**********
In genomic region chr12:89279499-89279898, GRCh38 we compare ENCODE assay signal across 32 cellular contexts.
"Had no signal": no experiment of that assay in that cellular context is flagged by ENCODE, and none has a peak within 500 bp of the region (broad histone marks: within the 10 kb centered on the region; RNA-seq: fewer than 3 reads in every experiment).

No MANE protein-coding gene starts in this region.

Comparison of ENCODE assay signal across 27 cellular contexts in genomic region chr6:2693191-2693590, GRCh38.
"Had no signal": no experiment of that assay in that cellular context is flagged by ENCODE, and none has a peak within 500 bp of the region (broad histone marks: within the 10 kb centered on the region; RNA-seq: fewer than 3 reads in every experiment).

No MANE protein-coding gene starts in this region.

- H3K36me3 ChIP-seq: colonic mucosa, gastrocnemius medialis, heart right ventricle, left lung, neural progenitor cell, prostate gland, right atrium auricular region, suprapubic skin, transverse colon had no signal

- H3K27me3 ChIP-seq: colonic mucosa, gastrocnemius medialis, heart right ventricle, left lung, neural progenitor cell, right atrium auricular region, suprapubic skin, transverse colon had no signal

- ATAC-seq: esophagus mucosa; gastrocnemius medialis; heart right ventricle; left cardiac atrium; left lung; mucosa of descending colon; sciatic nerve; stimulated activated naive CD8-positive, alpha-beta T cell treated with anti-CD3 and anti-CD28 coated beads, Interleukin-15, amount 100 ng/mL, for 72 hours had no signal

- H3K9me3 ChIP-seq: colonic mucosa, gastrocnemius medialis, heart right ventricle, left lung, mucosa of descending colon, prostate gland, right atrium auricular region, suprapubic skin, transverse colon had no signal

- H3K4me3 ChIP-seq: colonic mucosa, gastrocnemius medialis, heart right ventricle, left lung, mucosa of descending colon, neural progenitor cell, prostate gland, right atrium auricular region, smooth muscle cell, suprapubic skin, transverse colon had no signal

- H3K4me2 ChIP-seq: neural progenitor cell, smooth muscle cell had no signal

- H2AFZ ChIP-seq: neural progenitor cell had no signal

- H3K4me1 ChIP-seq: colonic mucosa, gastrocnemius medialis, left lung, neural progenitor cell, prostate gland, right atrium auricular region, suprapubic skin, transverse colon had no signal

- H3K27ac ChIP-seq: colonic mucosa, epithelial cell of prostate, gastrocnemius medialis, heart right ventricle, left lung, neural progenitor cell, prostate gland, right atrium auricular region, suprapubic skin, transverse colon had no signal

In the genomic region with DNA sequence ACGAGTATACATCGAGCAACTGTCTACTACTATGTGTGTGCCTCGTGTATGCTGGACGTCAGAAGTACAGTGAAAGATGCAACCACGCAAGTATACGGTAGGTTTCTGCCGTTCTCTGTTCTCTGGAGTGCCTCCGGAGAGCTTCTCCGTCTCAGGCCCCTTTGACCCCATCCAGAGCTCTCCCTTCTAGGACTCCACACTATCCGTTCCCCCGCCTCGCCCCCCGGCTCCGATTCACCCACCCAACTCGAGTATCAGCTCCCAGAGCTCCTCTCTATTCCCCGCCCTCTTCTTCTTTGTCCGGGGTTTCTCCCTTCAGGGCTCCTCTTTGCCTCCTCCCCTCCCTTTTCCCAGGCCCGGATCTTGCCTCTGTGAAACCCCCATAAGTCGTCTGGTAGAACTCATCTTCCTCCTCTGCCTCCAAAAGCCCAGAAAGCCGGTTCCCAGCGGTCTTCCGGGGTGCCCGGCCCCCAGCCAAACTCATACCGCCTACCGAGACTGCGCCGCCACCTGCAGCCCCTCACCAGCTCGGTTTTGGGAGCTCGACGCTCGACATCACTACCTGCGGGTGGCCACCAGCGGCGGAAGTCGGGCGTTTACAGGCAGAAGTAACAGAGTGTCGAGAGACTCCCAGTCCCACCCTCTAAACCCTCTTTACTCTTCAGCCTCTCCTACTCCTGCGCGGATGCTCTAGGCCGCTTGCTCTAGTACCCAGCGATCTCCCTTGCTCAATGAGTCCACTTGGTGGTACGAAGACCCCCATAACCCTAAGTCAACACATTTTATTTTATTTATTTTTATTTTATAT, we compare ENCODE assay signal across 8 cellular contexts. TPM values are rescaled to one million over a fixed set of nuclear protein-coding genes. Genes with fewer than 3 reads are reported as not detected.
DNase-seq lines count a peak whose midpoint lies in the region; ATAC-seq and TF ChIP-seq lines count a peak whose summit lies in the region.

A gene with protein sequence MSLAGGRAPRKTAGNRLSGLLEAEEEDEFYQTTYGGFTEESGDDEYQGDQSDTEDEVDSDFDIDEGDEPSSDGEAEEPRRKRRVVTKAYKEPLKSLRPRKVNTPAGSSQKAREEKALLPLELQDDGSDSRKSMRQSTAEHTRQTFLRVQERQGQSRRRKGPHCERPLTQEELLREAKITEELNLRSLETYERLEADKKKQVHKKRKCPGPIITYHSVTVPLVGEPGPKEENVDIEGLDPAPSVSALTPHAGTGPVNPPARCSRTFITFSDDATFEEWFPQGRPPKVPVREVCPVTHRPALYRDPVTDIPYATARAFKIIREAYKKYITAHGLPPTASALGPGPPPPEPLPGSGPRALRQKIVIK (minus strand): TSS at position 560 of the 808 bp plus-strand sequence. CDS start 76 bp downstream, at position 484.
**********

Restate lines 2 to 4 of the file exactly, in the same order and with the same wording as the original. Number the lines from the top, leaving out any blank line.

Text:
"Had no signal": no experiment of that assay in that cellular context is flagged by ENCODE, and none has a peak within 500 bp of the region (broad histone marks: within the 10 kb centered on the region; RNA-seq: fewer than 3 reads in every experiment).

No MANE protein-coding gene starts in this region.

Comparison of ENCODE assay signal across 27 cellular contexts in genomic region chr6:2693191-2693590, GRCh38.